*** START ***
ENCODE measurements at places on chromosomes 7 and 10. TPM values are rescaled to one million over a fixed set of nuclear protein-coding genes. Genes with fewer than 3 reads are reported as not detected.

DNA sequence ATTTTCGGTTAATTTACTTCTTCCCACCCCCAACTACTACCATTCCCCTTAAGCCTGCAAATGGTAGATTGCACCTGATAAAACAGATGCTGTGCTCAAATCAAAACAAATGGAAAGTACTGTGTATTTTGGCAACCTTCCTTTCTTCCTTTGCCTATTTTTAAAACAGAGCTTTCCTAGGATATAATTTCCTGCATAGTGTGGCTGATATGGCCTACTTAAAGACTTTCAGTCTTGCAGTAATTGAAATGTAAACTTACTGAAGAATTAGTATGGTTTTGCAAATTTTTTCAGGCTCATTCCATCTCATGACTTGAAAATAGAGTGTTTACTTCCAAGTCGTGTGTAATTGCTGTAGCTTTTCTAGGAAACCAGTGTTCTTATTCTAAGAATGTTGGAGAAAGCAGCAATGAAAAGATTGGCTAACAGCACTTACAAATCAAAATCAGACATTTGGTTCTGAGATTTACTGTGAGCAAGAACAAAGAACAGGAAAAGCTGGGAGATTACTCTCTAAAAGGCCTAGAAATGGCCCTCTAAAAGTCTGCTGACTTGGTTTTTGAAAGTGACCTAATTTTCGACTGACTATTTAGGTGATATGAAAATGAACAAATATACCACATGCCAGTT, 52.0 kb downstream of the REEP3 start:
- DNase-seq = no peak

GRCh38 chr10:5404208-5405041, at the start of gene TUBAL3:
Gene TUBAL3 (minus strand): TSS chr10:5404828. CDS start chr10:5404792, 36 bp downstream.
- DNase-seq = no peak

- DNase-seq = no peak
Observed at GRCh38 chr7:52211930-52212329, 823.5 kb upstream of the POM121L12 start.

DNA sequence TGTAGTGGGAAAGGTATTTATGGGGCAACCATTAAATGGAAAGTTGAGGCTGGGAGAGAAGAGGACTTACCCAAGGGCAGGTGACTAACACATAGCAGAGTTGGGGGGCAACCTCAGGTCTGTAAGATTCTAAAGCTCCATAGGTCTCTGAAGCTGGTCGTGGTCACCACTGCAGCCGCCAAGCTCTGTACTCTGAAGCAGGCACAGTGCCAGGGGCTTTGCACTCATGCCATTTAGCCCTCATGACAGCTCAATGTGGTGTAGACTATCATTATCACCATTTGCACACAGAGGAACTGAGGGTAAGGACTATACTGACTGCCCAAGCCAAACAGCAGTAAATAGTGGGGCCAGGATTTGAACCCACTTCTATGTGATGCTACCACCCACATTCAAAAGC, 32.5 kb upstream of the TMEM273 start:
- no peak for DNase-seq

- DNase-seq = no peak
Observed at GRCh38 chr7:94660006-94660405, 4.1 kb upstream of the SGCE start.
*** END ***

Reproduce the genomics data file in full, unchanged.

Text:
ENCODE measurements at places on chromosomes 7 and 10. TPM values are rescaled to one million over a fixed set of nuclear protein-coding genes. Genes with fewer than 3 reads are reported as not detected.

DNA sequence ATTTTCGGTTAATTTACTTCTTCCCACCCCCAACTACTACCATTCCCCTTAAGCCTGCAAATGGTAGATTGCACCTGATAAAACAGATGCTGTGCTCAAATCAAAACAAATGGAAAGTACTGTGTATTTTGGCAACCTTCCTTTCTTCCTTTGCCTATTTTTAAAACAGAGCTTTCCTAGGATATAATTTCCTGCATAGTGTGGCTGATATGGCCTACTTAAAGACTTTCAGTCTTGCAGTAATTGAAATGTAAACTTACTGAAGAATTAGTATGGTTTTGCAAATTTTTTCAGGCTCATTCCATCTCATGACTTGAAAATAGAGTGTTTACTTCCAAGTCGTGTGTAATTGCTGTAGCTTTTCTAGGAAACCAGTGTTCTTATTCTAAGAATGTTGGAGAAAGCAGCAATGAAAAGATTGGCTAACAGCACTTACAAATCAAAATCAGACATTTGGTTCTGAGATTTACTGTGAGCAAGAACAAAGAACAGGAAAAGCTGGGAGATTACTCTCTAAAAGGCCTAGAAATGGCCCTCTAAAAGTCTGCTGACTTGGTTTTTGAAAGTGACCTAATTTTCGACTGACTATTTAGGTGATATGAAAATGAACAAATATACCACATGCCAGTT, 52.0 kb downstream of the REEP3 start:
- DNase-seq = no peak

GRCh38 chr10:5404208-5405041, at the start of gene TUBAL3:
Gene TUBAL3 (minus strand): TSS chr10:5404828. CDS start chr10:5404792, 36 bp downstream.
- DNase-seq = no peak

- DNase-seq = no peak
Observed at GRCh38 chr7:52211930-52212329, 823.5 kb upstream of the POM121L12 start.

DNA sequence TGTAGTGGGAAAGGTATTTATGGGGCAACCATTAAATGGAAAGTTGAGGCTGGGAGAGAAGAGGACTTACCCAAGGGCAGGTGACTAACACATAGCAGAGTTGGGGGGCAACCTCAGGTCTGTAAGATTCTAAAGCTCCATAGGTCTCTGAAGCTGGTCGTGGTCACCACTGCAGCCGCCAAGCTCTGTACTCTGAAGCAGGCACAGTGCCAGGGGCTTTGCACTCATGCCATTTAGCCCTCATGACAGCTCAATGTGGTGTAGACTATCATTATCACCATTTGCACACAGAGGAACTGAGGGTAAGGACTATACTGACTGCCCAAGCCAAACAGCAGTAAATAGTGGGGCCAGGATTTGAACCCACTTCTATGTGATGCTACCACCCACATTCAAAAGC, 32.5 kb upstream of the TMEM273 start:
- no peak for DNase-seq

- DNase-seq = no peak
Observed at GRCh38 chr7:94660006-94660405, 4.1 kb upstream of the SGCE start.